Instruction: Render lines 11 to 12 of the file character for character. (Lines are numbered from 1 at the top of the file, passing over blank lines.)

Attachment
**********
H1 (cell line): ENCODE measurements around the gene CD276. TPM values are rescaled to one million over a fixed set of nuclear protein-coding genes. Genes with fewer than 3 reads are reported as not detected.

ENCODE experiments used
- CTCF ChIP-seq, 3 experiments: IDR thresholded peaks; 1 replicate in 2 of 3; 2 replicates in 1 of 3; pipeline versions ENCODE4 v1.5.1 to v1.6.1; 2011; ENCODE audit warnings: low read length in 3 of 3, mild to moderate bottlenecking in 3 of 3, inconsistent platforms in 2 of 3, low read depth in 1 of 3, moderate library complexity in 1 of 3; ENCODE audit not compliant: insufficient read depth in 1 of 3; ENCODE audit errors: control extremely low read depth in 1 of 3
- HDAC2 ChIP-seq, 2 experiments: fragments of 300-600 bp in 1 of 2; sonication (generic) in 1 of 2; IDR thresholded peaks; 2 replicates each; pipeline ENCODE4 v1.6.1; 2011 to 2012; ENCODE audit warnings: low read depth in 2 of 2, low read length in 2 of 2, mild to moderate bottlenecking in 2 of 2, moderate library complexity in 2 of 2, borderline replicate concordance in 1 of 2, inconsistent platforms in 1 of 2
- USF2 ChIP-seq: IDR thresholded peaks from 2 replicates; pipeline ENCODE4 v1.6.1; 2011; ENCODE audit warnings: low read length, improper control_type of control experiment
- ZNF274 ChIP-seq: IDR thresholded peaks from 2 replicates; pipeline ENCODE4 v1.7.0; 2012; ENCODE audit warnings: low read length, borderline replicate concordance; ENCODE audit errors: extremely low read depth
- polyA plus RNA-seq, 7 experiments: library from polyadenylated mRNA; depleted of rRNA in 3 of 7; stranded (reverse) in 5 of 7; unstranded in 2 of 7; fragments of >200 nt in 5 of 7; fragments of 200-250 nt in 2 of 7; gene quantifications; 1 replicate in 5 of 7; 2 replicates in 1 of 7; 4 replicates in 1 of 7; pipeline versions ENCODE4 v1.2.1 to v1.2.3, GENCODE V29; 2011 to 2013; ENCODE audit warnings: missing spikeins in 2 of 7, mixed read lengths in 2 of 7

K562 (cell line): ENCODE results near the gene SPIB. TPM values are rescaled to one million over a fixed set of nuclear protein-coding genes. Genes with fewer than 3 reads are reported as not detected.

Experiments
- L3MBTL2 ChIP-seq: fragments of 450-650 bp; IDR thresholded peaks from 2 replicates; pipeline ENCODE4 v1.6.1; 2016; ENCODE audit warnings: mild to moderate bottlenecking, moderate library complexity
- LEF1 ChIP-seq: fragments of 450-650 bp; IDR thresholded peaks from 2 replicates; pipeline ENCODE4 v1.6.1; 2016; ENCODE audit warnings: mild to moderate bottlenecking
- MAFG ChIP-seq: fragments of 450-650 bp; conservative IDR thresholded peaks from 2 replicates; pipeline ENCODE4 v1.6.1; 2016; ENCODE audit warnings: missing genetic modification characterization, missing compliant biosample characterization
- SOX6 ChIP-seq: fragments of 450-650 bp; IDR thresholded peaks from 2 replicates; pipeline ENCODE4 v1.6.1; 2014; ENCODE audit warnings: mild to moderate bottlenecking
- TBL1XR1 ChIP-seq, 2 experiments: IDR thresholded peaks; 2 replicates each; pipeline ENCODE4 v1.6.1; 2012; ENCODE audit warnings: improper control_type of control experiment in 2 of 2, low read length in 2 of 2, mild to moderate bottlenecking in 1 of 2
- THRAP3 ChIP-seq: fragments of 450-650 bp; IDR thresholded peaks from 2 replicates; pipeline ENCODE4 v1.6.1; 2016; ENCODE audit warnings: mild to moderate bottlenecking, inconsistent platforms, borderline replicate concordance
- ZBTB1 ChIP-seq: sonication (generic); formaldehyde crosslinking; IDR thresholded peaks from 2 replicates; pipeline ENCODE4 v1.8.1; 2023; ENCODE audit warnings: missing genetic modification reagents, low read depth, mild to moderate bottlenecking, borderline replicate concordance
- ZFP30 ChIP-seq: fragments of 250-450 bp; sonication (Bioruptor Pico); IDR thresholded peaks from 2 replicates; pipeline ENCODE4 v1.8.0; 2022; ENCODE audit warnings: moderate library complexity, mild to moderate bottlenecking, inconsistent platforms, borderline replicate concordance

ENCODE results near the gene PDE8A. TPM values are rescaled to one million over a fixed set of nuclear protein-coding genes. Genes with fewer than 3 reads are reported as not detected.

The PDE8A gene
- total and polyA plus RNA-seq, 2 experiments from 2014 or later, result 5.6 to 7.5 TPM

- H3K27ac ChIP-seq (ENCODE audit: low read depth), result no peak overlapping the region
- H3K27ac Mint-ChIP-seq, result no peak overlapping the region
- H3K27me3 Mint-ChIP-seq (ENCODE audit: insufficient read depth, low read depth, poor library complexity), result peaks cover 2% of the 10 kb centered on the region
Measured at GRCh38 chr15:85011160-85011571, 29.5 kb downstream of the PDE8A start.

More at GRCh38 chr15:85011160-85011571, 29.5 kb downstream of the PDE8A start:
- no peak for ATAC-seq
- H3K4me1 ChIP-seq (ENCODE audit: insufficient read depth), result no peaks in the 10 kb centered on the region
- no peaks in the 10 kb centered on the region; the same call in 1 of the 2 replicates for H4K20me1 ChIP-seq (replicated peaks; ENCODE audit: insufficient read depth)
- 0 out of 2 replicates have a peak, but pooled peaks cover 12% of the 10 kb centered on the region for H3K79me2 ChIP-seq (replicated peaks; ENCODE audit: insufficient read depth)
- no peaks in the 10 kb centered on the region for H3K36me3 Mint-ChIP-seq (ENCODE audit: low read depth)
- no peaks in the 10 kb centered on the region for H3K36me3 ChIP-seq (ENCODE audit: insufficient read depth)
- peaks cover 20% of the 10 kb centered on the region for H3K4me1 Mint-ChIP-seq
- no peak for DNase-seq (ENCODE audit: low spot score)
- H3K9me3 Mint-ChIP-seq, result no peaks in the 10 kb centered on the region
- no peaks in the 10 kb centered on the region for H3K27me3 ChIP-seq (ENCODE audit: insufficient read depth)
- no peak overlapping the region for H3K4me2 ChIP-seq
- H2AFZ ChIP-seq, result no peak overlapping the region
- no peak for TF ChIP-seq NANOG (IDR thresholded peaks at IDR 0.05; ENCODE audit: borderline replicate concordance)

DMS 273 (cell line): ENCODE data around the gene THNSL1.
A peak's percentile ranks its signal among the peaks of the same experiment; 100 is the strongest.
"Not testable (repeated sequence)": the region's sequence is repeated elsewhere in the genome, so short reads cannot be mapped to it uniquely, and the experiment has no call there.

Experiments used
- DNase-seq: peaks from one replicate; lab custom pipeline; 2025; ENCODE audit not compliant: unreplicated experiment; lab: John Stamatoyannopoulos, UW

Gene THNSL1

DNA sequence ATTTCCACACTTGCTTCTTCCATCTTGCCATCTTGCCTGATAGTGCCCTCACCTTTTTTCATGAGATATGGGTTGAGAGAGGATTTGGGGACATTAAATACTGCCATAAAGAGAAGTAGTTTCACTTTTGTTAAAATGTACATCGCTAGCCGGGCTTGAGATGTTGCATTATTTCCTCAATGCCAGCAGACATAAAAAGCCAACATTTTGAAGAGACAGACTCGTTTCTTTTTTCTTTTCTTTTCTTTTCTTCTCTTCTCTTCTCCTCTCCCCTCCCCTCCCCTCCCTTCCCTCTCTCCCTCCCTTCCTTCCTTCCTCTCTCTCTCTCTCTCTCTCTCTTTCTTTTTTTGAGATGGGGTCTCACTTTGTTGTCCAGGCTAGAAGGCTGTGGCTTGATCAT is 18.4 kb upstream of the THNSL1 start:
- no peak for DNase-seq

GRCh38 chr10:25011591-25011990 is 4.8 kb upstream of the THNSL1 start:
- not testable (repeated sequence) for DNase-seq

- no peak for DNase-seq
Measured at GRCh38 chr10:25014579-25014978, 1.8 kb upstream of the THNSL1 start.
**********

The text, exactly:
- LEF1 ChIP-seq: fragments of 450-650 bp; IDR thresholded peaks from 2 replicates; pipeline ENCODE4 v1.6.1; 2016; ENCODE audit warnings: mild to moderate bottlenecking
- MAFG ChIP-seq: fragments of 450-650 bp; conservative IDR thresholded peaks from 2 replicates; pipeline ENCODE4 v1.6.1; 2016; ENCODE audit warnings: missing genetic modification characterization, missing compliant biosample characterization